So far, sounds like your first day might be best spent in bed after letting in that dark-haired man. But you need to get up to examine the weather that first day. Yes, even the weather can make things bad or good. Like if the wind comes from the south, times ahead will be prosperous times and great weather for all year. But if the wind comes from the north, that means bad weather all year. Wind from the east brings famine and calamities with it while from the west, it brings milk and fish a-plenty, but will also see the death of an important person. No wind, a joyous and prosperous year!
As for babies born on January 1, they have insured luck always.
Thursday, December 27, 2018
Here is the cover for the paperback version of the upcoming anthology, FAE THEE WELL, releasing at MarsCon 2019 in Williamsburg, Virginia. A large portion of the proceeds will be going to the Heritage Humane Society - a charity supported by the convention. My dark fantasy story, "Last Chance" is included in the book.
Friday, December 07, 2018
I am reposting this as I saw a post about a principal in Nebraska (the state I was born in) who banned candy canes from his school as claiming they represent Jesus Christ. I posted the blog in 2014, so people (and maybe that principal) can see where t=candy canes might have come from and why.
It is said that the candy cane came by a candy maker in Indiana who wanted to make a candy that would be a witness, so he made the Christmas candy cane. He took several symbols from the birth, ministry, and death of Jesus Christ. He began with a stick of pure white, hard candy, which symbolized the Virgin Birth and the sinless nature of Jesus, It had to be hard to symbolize the Solid Rock, the foundation of the Church, and firmness of the promises of God. He formed the candy in the form of a “J” to represent the precious name of Jesus. It could also represent the staff of the “Good Shepherd.”
Thinking that the candy was somewhat plain, the candy maker stained it with red stripes, using three small stripes to show the stripes of the scourging Jesus received by which we are healed. The large red stripe was for the blood shed by Christ on the cross.
These Jesus celebrating candies were then, the story goes, handed out to good children in the church or used as a form of identification among Christians when they were persecuted. But none of this is true! Candy canes were not invented in Indiana since the first reports of hard candy sticks (the precursor to candy canes) come from the 17th century.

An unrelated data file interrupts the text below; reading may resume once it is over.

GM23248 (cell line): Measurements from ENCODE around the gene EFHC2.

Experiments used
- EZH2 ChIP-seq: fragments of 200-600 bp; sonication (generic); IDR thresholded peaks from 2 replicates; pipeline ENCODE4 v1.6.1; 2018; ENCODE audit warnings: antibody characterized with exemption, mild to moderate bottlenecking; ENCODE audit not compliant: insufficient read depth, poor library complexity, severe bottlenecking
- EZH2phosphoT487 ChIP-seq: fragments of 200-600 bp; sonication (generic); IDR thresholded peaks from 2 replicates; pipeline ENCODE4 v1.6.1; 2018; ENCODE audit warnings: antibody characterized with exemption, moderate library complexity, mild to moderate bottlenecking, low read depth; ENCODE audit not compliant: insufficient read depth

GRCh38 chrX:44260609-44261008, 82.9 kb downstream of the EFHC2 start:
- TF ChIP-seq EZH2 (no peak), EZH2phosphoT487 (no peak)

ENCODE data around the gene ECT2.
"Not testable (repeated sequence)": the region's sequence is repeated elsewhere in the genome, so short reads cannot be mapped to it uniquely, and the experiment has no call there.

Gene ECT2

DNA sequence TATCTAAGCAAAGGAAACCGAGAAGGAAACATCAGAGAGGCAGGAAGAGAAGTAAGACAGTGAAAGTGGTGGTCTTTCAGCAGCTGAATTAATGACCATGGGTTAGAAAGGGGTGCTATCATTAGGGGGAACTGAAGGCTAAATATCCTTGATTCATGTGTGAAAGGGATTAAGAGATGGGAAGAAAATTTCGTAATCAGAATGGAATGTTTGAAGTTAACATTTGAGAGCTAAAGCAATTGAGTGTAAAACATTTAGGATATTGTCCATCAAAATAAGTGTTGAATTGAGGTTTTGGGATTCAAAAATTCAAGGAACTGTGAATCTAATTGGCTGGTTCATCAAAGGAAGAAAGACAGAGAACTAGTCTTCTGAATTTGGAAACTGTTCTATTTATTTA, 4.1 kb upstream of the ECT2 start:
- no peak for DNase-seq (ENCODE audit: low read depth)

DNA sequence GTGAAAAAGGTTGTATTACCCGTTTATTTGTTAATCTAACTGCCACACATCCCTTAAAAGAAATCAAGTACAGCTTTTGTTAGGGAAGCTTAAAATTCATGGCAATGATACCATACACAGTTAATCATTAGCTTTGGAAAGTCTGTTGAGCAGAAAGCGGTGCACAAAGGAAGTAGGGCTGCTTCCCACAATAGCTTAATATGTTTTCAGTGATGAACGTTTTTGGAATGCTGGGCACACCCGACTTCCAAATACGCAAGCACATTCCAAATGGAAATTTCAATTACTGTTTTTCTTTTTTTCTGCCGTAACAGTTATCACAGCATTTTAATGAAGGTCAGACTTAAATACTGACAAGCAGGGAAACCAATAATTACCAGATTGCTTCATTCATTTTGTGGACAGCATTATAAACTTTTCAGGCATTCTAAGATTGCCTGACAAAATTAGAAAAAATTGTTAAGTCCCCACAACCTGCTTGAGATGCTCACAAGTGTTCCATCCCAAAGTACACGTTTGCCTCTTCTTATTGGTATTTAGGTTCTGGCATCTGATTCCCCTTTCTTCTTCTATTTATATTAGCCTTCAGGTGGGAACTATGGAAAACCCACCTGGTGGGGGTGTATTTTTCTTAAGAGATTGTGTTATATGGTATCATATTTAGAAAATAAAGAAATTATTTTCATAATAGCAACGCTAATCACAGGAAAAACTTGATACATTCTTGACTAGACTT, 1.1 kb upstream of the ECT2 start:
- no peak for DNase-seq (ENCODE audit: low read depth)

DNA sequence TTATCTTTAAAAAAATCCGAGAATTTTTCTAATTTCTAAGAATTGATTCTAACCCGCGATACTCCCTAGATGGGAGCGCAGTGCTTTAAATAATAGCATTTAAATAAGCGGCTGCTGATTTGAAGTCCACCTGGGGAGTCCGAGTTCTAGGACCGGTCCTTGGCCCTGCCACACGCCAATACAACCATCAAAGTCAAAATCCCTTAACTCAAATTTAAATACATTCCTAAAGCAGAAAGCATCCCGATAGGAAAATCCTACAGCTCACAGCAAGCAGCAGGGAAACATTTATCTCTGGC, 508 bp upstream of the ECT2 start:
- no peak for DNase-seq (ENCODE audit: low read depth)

Actually, white candy sticks were actually quite common at Christmas. One story says that they turned into J’s because one choirmaster bent them to look like a shepherd’s staff for children during the nativity scene. But there is no evidence that that’s true either.
In America’s introduction to Christmas candy canes can be traced to August Imgard, a German immigrant who’s credited with introducing the Christmas tree to Ohio in 1847. The National Confectioners Association makes a claim that Imgard “decorated a small blue spruce with paper ornaments and candy canes.” But an article from 1938 points out a ceremony that a different kind of sweet was used.
Ornaments were made of paper, festooned in long chains by the younger members of the pioneer community. Kuchen baked according to a recipe sent from Bavaria by Imgard’s mother, hung upon the tree and served both as ornaments and tidbits. The cookies were colored with brown sugar and the family spent weeks baking them in quantities for the guests. Gilded nuts were other ornaments and inside the gilded shells were warm messages of greeting.
Red-and-white striped candy didn’t show up until around the turn of the century in America.
A sweet treat made for children who behaved in church.
A way for Christians to identify each other during a time of persecution.
Whether how the candy cane came to be, now they are as much a part of the holidays as Santa Claus.
So, please, quit stressing where they or songs came from or why, and just enjoy the holidays, whether you believe in Christmas, Hannakuh, Winter Solstice, Kwanzaa, Los Posadas, Diwali, etc.... The only thing you might worry about candy canes are cavities and if you're diabetic.
Thursday, December 06, 2018
Here is the cover for 13 Backyard Monster anthology my story, "The Orange Bati," is included in. Also the back cover with the book blurb. It will be available as an eBook, print, and audiobook.